American in Spain

Only the funny shall survive

July 1, 2008

Not even humor is safe from analysis by those pesky evolutionary biologists. Apparently sarcasm is an evolutionary survival skill. Well that explains a lot!

It's easy to imagine how sarcasm might be selected over time as evolutionarily crucial. Imagine two ancient humans running across the savannah with a hungry lion in pursuit. One guy says to the other, "Are we having fun yet?" and the other just looks blank and stops to figure out what in the world his pal meant by that remark. End of friendship, end of one guy's contribution to the future of the human gene pool.

- Meredith F. Small

So let me get this straight. Because getting someone else's sarcastic joke will strengthen the friendship bond between you, even though it will hurt the bond with all others that don't get the joke, we can then conclude that there's an evolutionary advantage to telling and getting jokes? Seems pretty tenuous to me. Maybe that's just dumbed down for the press release. The paragraph I quoted, at least, is pure nonsense.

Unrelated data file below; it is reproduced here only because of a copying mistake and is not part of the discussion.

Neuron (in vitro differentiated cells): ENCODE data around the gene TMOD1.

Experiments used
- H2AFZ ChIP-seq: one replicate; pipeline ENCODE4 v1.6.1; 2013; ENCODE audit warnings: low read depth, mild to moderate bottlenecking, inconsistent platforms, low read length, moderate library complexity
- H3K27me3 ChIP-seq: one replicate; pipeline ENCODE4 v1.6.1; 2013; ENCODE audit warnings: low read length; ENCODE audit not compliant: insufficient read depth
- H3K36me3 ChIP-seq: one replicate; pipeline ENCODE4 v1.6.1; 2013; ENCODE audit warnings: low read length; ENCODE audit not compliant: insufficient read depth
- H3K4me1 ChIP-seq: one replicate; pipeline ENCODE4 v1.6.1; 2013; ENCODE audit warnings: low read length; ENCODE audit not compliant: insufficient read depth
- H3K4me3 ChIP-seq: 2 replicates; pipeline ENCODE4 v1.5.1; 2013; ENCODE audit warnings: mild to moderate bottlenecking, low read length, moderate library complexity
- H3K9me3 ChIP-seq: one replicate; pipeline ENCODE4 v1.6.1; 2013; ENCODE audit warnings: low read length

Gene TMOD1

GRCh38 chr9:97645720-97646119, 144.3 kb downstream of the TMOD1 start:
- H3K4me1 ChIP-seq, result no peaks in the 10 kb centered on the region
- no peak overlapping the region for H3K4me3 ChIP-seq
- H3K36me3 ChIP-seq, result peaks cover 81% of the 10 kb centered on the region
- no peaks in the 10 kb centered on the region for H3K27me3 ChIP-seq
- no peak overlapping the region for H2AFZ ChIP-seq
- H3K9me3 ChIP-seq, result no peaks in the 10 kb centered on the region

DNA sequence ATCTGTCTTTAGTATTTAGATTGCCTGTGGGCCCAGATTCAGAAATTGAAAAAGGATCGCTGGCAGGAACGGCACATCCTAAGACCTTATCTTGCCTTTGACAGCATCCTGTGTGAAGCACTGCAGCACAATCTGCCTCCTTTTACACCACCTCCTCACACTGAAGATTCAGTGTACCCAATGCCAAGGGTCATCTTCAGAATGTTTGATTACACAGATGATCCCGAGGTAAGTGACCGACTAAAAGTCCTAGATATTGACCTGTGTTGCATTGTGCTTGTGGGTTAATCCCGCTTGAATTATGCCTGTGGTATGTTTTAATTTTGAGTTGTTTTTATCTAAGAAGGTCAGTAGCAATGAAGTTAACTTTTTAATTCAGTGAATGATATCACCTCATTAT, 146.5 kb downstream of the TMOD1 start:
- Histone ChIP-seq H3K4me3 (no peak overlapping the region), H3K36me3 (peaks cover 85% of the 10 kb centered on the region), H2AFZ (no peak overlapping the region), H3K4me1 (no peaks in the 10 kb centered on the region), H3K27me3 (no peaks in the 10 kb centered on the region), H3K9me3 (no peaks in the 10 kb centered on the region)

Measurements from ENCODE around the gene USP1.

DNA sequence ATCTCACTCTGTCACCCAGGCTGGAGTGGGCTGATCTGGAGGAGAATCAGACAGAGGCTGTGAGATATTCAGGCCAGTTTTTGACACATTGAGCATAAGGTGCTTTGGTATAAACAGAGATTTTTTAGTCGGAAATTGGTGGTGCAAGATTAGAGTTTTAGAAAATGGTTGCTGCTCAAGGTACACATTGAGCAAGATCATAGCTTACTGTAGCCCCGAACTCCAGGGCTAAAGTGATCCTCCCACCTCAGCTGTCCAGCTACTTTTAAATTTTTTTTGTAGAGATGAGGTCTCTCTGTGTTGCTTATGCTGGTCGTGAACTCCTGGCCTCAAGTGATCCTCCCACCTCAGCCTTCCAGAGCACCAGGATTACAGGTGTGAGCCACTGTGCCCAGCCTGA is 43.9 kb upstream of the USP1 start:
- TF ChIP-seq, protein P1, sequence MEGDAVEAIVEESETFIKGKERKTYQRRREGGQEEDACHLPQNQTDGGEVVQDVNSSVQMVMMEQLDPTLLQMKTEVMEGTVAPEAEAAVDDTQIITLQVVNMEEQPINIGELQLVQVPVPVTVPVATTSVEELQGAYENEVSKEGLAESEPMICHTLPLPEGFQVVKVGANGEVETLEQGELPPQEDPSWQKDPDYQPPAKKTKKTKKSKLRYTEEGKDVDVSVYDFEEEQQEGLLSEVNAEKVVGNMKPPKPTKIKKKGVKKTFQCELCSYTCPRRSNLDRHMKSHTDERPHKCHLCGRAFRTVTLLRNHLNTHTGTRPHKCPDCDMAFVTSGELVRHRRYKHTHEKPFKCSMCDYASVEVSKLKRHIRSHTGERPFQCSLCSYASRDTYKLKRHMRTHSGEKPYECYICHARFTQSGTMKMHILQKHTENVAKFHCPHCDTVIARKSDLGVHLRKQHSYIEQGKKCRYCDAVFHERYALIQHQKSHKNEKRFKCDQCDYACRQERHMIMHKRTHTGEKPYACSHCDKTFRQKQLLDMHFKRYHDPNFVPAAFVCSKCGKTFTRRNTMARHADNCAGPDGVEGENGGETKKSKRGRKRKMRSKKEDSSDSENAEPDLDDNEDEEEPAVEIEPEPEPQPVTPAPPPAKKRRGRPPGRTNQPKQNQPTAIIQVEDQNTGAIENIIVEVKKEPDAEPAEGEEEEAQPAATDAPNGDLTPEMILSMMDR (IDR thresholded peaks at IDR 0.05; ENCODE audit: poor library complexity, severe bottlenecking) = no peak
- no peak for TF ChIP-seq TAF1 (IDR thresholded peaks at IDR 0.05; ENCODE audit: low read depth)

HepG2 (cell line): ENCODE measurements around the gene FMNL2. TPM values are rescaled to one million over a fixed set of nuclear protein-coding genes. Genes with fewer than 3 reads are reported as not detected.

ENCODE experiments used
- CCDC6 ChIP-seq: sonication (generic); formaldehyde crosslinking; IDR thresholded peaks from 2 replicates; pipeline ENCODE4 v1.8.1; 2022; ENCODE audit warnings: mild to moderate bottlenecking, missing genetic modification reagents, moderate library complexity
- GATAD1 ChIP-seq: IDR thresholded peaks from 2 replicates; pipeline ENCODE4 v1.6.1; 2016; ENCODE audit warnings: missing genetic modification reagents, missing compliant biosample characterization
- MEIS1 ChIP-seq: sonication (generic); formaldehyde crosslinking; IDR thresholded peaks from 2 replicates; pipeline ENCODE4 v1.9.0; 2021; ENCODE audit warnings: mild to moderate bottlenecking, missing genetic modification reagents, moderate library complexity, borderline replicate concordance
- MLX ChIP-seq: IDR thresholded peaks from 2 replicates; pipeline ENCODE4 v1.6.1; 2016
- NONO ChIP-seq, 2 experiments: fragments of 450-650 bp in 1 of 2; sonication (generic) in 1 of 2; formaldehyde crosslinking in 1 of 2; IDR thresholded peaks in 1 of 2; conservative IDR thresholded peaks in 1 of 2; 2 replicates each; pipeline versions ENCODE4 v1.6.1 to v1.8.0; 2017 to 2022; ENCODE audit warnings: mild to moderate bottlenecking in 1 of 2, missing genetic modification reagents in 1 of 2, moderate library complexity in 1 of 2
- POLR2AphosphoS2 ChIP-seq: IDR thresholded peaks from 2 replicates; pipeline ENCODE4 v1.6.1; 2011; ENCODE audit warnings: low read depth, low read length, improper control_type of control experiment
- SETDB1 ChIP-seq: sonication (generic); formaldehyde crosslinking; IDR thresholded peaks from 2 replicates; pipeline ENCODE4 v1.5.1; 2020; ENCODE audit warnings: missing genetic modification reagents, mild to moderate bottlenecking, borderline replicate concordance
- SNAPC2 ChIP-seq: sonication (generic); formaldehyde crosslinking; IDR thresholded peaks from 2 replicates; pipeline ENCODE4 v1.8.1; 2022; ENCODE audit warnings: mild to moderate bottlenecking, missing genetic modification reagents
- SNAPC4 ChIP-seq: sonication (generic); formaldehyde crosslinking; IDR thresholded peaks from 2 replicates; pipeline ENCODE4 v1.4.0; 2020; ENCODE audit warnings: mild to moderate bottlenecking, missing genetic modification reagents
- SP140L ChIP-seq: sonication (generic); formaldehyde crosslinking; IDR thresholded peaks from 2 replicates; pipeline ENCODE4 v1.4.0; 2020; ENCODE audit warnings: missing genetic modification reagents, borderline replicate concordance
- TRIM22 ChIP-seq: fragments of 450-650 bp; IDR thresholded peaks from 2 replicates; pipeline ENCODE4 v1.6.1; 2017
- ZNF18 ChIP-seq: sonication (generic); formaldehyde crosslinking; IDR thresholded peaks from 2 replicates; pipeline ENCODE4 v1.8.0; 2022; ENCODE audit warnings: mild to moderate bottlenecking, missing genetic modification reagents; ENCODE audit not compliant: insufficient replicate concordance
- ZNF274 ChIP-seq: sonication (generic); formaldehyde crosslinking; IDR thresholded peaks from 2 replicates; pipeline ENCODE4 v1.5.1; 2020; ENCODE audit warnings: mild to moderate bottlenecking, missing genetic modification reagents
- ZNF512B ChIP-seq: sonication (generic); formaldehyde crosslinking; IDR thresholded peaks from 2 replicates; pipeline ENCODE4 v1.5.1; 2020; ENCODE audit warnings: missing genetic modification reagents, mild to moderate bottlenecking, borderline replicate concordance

My understanding of the evolutionary biologists' explanation for humor is that it's a helpful, calming defense mechanism for dealing with tense/dangerous situations. Is there something new here? Or is there something uniquely advantageous to sarcasm, which hurts as well as entertains, as a subset of general humor?

Either way, my parahippocampal gyrus hurts. Can anyone else explain the article's findings better?